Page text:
As We See It

Weekly Q&A: Announcer Bruce Radel talks wrestling … and male breastfeeding

You may not recognize this man, but odds are you’ve heard Bruce Radel’s voice, either at wrestling matches or on commercials.
Photo: Christopher DeVargas
Jason Harris

You might not know his name, but sooner or later you will probably recognize his voice. Pro wrestling, variety shows, commercials, radio, golf tournaments—if an announcer is needed, Bruce Radel wants the smooth, silky voice you hear to be his.

Radel, 51, a father of three, is built like a drill instructor from Full Metal Jacket, not surprising since he’s a former Marine. So how does a professional tough guy become one of the premiere announcers in Las Vegas and cohost of Vegas' Ambassadors of Hospitality on If you ask Radel, he’s just happy to make the most of whatever opportunities come his way.

How long have you wanted to use your voice as your job? I think ever since I was a kid. In fact, when I was going to school we’d always get in our little groups and it was like, “Who’s gonna write it, and who’s gonna speak it?” And I’d volunteer to speak it because I’m a talker, not a writer.

So what is your day job? I’m a training specialist for a security company. We primarily do weapons—anything from handguns, rifles, machine guns and grenade launchers. We also do all kinds of training that has to do with defensive drive, CPR, first aid, communications and alarm systems.

How did you get started in announcing for pro wrestling? Where I work, a troop says to me, “One of these days, I’d like to get my wrestling program together and I’d love for you to be my ring announcer.” I’m thinking, I’ve never done anything like that in my life, but I’d give it a shot.

What company are you with now? I got into [Las Vegas-based] Future Stars of Wrestling, which has been really good. We have a great group of young wrestlers who are on the cutting edge of being noticed one day.

How did you hook up with the raunchy and hilarious balloon artist known as the Balloon Master? So, wrestling led me to meet Sinh Bodhi [former WWE performer Kizarny], and he decided he was going to get together with Freakshow Wrestling, which adds sideshow entertainment with wrestling. So I did that for a while, and the Balloon Master was one of Sinh Bodhi’s guests on Freakshow. So I said, “Hey, let me get a few things down. Where have you performed? What have you been doing? I’ll throw it out there as I introduce you.” And then [the Balloon Master] said, “I’ve never had anybody introduce me like that before. I’m trying to get my own show together. Would you ever want to come out and be a part of that whole program?” And we’ve been going two years strong and growing in numbers at the Onyx Theater.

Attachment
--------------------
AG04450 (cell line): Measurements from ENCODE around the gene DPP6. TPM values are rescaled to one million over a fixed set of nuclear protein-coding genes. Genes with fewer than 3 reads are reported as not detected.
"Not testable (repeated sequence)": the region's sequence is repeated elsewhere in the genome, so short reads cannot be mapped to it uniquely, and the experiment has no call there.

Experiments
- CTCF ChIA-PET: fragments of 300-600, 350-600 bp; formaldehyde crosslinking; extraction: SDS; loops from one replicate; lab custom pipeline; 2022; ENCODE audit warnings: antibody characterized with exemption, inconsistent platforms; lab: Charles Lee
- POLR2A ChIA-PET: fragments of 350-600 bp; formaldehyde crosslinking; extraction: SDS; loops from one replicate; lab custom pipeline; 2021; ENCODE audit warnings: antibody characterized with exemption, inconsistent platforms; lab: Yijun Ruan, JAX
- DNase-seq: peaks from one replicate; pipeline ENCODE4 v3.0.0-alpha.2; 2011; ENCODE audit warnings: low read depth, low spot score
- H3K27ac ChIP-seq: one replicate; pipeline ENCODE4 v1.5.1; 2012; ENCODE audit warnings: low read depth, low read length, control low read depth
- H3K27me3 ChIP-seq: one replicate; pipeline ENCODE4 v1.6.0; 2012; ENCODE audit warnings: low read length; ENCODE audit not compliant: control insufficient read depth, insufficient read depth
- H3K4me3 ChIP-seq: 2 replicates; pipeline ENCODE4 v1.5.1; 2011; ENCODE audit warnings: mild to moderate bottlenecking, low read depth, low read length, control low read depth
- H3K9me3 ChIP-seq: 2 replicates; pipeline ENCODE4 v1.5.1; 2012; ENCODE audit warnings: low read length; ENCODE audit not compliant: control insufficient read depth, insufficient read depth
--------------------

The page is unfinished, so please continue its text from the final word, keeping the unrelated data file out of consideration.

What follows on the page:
How would you describe The Balloon Master Show besides being an insane variety show? It’s totally unrehearsed, drop-your-jaw, live-and-raw. We’re the most unprofessional professional show live in Vegas. We’ll start off sometimes with burlesque. We have jugglers. We have a fire-breathing clown, Scorch. We have Orangey the Mime, the loudest mime in all of Las Vegas.

What’s the craziest thing you’ve ever done in the show? I think one of the craziest things that may have freaked a few people out—the Balloon Master being a father and me being a father—we had a couple of ladies in the audience that were getting ready to have babies, so we wanted to help with breastfeeding. But because we’re men, what can we do? We put the male breastfeeding breasts on, and we had two volunteers get up and sit in our laps and drink milk out of our breasts as we tried to talk to them and comfort them as fathers would a little child. That was probably one of the weirdest things some people would ever see Bruce Radel in. Here I am in a suit and then I’ve got the fake breasts on, pumping breast milk into a volunteer’s mouth.

Are you able to make enough money announcing to be doing it full-time? What it’s been is a lot of experience. That’s what I’ve gained. I appreciate the opportunities; that’s what I’m looking for.

What are your goals going forward? I’d like to do more live shows. I’d love to get into more radio. But if I could ever achieve my main goal, that would be a game show host. I’d love to do Family Feud. That would be wonderful, to bring it back to Richard Dawson’s days, where you could still kiss. Probably these days you’d have to kiss them on the cheek, not on the lips … But nonetheless, that’s what I’d like to bring it back to.

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